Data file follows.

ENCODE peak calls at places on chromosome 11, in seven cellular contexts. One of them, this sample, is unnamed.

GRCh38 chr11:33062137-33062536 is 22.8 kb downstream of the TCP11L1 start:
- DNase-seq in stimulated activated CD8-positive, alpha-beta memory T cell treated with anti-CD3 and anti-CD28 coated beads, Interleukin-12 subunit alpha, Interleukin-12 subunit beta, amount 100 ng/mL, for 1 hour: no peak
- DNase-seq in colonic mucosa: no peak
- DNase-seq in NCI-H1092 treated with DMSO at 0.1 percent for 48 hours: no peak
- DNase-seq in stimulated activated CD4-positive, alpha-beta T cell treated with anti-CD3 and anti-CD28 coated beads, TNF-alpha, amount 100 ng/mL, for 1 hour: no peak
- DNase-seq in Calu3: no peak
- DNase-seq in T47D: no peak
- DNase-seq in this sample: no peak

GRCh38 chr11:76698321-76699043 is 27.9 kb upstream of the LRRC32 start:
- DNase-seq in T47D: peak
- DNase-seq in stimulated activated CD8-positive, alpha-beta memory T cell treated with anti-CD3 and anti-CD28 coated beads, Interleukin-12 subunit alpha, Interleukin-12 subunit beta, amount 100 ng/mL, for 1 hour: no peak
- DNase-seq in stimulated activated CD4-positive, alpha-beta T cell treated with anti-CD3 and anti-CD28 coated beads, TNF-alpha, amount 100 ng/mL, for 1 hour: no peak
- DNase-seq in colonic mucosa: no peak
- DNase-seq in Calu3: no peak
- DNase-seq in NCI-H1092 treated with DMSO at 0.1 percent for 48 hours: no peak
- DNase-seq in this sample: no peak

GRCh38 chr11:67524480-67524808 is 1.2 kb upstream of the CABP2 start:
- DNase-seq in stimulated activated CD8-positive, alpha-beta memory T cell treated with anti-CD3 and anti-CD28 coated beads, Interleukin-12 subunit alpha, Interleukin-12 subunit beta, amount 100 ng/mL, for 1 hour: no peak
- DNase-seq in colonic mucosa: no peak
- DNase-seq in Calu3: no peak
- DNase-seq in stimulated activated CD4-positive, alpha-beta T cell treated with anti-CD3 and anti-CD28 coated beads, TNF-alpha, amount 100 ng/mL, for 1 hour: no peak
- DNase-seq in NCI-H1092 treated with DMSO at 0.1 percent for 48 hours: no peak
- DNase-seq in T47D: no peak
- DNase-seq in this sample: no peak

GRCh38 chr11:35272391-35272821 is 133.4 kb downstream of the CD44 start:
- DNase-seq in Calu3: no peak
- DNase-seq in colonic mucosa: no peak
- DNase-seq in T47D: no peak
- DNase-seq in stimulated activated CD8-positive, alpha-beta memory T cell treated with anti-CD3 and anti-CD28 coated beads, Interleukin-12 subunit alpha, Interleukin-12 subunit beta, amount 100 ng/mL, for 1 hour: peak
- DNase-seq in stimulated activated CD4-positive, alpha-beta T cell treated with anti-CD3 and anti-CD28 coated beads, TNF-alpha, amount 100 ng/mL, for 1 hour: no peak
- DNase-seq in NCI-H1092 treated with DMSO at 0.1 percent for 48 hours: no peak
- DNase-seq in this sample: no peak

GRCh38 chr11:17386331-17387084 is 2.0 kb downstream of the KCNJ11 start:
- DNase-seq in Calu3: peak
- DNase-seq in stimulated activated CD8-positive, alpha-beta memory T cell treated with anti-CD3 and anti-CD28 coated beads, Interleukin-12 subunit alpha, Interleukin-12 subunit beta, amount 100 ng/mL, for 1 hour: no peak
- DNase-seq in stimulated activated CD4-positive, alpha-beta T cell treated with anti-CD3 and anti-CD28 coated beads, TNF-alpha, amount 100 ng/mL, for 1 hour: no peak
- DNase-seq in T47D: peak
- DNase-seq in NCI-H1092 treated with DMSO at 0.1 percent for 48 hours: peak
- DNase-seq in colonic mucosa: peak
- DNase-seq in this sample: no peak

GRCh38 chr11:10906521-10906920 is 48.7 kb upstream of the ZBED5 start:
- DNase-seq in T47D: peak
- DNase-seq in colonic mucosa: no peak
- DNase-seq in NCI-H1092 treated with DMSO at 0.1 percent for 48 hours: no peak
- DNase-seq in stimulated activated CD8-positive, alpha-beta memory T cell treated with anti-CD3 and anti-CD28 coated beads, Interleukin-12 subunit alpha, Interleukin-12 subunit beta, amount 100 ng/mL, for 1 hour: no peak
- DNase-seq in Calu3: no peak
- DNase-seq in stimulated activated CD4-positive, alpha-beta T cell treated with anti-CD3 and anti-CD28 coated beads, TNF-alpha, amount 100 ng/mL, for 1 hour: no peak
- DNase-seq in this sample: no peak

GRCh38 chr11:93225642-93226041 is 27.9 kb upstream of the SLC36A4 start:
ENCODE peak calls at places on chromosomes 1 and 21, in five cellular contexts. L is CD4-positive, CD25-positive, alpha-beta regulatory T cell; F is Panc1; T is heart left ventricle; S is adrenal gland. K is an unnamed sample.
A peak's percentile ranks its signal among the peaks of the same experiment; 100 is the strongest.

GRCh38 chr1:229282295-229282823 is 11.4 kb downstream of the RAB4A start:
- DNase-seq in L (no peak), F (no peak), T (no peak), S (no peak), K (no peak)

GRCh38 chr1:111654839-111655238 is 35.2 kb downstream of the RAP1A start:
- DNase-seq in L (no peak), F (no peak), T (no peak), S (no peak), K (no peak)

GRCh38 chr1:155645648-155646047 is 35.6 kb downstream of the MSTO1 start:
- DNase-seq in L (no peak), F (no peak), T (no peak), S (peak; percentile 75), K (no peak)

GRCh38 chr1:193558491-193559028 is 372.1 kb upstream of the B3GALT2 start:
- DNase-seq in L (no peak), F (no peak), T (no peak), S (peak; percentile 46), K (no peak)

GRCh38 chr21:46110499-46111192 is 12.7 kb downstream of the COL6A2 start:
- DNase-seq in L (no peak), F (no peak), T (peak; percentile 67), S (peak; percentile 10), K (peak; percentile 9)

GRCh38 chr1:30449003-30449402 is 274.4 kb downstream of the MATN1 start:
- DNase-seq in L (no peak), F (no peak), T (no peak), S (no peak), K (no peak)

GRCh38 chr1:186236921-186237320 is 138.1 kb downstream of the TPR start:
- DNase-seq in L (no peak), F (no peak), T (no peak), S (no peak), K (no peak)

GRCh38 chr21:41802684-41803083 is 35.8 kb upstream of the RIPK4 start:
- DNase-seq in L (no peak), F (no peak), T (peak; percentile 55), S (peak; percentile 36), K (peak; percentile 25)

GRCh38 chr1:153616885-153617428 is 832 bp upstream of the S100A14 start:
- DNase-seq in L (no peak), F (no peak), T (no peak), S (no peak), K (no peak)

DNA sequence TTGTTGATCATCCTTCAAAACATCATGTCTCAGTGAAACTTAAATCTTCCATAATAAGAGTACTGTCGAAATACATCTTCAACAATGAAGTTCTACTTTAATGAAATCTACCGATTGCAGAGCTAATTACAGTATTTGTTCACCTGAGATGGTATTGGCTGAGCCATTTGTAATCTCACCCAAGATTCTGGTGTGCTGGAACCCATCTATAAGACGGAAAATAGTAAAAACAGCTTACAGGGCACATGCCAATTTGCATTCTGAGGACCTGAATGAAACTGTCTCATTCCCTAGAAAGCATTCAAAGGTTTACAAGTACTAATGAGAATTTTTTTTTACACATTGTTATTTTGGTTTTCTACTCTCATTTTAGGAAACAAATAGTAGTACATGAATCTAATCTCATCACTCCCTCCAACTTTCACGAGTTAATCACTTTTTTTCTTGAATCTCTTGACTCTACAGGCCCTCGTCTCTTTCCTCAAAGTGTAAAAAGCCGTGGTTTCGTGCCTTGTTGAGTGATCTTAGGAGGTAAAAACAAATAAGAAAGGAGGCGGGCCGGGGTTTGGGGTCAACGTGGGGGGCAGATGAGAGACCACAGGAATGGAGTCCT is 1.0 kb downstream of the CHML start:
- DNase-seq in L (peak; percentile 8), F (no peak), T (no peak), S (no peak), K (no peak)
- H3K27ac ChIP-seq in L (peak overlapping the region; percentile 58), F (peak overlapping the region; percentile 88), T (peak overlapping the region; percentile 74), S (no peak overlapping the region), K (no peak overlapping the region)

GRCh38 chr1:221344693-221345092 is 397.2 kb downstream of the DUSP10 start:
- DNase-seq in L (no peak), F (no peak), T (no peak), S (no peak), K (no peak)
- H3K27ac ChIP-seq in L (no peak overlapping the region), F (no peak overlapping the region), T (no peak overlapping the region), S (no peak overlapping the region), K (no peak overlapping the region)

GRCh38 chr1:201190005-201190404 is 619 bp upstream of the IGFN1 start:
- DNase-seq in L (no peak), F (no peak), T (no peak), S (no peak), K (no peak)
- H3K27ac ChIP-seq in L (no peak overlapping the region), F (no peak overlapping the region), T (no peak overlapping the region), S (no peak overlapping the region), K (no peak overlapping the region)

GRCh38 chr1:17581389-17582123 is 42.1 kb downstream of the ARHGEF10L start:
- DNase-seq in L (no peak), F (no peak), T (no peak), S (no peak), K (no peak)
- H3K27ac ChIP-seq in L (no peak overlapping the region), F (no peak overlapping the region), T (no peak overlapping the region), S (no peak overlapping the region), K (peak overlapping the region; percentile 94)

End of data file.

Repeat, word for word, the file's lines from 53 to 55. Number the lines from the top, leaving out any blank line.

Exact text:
GRCh38 chr1:229282295-229282823 is 11.4 kb downstream of the RAB4A start:
- DNase-seq in L (no peak), F (no peak), T (no peak), S (no peak), K (no peak)

GRCh38 chr1:111654839-111655238 is 35.2 kb downstream of the RAP1A start: